Personal Narrative: A Hero's Journey

Words: 1000
Pages: 4

A Hero’s Journey
Several years ago I was teaching church class for five year olds. We were talking about heroes and the people who set an example we should follow. We made a list on the chalk board of the qualities heroes have such as being strong, being honest, and choosing the right on so on. I was hoping that these little ones would realize that the greatest hero in the universe is Jesus. So, I asked the question, and one little boy quickly replied that the greatest hero in the world was He-man. Soon another one declared that Superman had the most power in the world. Needless to say, I had some work to do to help them understand who the real hero is. Perhaps that is why the book, “A Field Guide for the Hero’s Journey,” help particular interest to me. It is written in our era of secularism by two men who are convincingly spiritual and religious. The insight that Jeff Sandefer and Reverend Robert Sirico offer is that each individual can follow a hero’s journey and by so doing lift those they come in contact with. For my personal journey the guidance proposed on the topics, Stones in the Road, Rest, and Fighting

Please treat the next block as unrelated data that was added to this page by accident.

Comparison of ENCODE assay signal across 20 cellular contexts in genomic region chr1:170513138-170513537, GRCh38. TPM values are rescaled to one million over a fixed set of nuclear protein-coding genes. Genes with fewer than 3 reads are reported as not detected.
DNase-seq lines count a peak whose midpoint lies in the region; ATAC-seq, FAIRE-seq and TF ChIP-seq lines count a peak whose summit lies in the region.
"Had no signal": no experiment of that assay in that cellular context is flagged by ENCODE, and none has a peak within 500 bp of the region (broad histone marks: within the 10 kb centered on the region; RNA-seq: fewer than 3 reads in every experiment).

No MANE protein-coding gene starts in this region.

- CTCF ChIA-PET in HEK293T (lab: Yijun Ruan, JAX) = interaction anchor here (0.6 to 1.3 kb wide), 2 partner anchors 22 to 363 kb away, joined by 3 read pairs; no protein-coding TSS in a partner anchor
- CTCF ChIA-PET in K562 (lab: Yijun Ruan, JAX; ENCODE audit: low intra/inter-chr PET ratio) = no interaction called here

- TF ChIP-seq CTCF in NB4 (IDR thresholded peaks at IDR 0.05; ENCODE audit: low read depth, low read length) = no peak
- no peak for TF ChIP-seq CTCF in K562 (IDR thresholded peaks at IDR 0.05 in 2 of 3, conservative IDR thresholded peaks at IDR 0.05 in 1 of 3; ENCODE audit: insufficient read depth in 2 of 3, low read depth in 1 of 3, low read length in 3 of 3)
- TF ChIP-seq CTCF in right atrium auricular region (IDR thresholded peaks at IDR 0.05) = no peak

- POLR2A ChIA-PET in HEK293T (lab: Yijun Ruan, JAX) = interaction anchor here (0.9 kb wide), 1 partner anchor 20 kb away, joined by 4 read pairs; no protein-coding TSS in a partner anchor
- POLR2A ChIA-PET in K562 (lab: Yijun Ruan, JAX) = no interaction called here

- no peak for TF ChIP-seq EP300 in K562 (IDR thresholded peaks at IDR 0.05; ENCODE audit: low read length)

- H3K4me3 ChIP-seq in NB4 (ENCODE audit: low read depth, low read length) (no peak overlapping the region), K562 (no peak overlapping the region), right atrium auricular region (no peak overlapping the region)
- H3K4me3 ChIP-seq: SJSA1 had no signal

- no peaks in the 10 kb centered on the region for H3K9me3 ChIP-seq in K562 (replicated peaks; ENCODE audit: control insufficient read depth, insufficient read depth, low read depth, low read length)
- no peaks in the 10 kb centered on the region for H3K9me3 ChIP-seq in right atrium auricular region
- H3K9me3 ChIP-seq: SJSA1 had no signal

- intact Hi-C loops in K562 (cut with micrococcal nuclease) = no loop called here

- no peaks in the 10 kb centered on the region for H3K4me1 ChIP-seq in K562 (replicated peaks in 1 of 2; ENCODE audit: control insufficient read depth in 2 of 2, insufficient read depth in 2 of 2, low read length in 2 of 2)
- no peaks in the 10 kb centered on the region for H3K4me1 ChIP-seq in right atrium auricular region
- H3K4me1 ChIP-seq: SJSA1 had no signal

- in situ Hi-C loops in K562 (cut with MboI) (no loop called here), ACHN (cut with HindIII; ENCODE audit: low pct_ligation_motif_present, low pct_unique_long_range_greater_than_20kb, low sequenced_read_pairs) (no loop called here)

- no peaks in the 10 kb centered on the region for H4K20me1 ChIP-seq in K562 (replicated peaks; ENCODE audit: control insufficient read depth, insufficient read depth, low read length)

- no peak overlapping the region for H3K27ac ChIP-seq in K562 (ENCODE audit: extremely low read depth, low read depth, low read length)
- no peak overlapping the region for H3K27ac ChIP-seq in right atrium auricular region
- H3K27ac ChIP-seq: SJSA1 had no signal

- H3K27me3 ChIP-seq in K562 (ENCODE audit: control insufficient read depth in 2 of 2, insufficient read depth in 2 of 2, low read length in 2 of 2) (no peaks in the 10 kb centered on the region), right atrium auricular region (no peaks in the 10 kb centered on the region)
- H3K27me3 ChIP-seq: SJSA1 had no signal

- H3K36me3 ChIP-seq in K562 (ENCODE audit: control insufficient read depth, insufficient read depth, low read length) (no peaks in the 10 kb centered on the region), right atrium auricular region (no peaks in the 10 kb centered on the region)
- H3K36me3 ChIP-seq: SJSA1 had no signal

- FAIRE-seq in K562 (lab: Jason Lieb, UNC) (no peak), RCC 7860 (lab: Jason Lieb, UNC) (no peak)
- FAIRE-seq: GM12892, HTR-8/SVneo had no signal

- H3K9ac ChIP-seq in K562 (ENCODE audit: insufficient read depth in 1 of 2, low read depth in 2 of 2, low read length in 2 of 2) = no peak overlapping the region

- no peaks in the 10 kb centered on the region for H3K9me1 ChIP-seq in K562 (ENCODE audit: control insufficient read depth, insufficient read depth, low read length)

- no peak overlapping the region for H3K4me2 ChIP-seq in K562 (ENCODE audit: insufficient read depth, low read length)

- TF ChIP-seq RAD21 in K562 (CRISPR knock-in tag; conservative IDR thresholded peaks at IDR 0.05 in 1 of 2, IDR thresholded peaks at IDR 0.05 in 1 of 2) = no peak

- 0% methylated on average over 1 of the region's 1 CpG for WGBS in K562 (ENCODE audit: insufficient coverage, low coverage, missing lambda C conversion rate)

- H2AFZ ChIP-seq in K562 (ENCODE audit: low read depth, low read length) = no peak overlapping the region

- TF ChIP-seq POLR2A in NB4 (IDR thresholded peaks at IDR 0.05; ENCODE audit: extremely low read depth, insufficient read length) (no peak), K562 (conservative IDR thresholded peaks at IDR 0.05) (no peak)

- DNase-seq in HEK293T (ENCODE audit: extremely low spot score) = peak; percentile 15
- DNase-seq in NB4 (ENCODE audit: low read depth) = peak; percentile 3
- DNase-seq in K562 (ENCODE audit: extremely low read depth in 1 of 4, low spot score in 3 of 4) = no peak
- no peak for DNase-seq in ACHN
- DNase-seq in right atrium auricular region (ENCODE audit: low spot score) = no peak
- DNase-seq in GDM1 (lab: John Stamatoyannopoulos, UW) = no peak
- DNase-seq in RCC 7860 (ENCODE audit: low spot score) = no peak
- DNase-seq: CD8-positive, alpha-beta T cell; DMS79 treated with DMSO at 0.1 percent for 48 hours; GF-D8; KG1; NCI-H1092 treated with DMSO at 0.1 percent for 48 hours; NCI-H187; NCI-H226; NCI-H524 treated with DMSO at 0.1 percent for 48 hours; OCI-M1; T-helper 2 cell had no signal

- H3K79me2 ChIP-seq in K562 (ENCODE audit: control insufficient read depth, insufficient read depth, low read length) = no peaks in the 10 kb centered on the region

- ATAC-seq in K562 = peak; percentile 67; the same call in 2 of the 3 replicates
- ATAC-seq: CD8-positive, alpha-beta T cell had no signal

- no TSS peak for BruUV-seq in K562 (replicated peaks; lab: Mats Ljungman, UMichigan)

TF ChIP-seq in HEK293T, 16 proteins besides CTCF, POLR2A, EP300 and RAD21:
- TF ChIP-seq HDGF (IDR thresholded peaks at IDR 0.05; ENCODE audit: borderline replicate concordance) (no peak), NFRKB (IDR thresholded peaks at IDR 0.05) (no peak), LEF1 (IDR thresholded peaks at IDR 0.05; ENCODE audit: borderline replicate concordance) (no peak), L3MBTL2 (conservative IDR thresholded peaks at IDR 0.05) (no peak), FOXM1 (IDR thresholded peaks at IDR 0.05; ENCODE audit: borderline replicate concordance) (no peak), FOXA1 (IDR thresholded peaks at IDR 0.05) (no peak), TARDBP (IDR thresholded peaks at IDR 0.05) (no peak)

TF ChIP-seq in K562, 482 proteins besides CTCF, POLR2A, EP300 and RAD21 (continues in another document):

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Not indolent time wasted, but the kind of respite that comes from diversion. Raising seven children can be exhausting, especially when your husband is out of town much of the time, and there is no one to offer relief. Unfortunately, I would spend my time after the children were in bed reading until late at night. Break time should leave you feeling refreshed, not more exhausted. As a family we have referred to this exercise of time out as sharpening the saw, or filling the bucket. You can’t cut wood with a dull saw or dip out of an empty bucket, it is key to your physical, emotional, and spiritual survival to reflect, and contemplate your purpose and the design of your path. It should be obvious to the religious that even God took a period of pensive time to look back and